It was an intense week. Problems were raised but not always agreed. Harder still were the answers to dilemmas. Greenways are much-loved, smaller sections not so sure. It seems the War Memorial matters more than the Memorial Hall but without the Hall where can community groups gather and put on shows? Is it a good idea, when our numbers double or triple, to spread to the west side of the highway? And how about some big creative ideas, like a cultural centre by the lake or a well-designed four storey hotel in the town centre? And what to do about the absence of a town heart – a vibrant place to gather and to celebrate?
Hard facts and lots of information can help form our ideas and opinions but can also be migraine inducing. One participant at the closing workshop captured the moment well for a lot of others. She said she had been against the recent Wooing Tree development application which has been controversial in the town. The plan is for greater residential density on smaller sections. It will also mean the removal of grapevines near the town centre to make way for the new housing. People like the vines because they’re so much a part of the district’s winegrowing identity. The woman said that having heard the big picture about growth and the decisions and choices it would force the town to make, she now thinks the proposal might be good for Cromwell.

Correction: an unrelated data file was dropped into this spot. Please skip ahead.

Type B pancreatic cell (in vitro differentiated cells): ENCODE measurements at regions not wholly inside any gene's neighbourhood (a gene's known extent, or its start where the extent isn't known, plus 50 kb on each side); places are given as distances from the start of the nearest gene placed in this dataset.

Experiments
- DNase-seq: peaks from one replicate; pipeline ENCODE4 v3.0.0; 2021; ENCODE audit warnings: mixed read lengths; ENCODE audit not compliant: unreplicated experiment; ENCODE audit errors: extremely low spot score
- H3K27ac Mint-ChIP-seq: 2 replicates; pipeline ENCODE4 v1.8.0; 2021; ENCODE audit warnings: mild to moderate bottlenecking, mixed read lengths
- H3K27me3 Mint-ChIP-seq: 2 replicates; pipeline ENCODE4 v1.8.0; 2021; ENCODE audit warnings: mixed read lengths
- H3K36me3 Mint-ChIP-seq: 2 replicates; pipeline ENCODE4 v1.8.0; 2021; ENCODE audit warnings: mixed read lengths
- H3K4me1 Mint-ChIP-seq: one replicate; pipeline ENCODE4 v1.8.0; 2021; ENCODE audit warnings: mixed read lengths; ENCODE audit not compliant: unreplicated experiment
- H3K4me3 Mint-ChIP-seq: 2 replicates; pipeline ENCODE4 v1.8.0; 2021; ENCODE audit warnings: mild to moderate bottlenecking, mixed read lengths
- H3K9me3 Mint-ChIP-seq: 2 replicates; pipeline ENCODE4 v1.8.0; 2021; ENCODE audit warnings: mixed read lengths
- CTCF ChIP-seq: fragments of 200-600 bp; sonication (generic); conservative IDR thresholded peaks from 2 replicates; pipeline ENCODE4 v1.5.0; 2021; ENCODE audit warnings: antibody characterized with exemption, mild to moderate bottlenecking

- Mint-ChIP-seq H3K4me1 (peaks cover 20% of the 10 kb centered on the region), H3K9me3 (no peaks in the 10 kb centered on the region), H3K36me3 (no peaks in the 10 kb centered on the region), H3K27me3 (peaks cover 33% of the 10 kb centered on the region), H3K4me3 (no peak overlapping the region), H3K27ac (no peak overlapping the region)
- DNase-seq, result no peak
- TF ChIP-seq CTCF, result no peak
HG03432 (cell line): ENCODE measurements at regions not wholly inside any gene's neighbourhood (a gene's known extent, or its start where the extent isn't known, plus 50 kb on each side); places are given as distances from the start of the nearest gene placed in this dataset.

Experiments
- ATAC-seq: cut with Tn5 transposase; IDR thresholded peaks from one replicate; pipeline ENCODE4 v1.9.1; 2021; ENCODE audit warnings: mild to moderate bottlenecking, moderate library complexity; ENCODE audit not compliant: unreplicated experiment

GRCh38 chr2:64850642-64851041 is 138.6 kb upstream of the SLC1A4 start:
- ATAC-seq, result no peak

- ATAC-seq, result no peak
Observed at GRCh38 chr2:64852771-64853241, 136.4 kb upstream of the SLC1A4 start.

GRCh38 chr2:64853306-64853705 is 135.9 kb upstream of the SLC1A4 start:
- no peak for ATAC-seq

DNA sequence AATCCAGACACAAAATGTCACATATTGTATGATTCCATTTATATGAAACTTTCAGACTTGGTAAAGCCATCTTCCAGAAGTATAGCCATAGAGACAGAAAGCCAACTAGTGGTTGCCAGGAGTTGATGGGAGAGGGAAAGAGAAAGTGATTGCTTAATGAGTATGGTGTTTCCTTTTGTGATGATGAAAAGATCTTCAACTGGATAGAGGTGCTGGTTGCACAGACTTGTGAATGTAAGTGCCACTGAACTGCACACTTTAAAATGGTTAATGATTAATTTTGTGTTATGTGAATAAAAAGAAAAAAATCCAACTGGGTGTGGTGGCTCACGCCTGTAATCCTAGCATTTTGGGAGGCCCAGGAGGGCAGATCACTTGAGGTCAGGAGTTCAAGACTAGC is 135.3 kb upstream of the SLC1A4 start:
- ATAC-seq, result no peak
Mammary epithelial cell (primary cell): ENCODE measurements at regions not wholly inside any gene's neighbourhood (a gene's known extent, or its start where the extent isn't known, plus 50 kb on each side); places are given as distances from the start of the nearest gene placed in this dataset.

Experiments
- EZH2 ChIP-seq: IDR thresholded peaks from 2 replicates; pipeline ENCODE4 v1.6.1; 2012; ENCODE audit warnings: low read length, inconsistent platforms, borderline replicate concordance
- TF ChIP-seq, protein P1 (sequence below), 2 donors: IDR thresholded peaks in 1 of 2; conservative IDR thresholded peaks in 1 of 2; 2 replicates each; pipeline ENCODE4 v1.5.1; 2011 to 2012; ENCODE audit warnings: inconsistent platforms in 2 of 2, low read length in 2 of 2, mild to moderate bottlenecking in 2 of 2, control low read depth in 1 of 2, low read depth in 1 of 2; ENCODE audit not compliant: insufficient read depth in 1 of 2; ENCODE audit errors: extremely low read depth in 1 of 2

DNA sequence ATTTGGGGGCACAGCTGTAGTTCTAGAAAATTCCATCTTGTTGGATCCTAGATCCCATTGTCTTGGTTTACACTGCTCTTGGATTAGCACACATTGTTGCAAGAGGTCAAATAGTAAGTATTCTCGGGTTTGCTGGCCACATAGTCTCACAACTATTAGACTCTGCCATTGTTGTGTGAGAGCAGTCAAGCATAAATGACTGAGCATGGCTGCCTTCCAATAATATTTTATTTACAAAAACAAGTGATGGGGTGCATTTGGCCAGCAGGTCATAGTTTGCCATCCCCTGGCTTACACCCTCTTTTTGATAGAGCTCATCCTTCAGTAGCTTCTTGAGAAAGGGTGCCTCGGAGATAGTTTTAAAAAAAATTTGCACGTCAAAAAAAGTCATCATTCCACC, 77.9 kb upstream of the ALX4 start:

Our community spirit is still alive and kicking in Cromwell. People take an interest in the welfare of one another as well as sports, arts, heritage, and crafts. These things define us.
Cromwellians still have a sense that the town belongs to them and they expect to be heard. It could be this that saves Cromwell from becoming a clone of other towns that have allowed growth to become the process, rather than be a managed consequence of an authentic community process.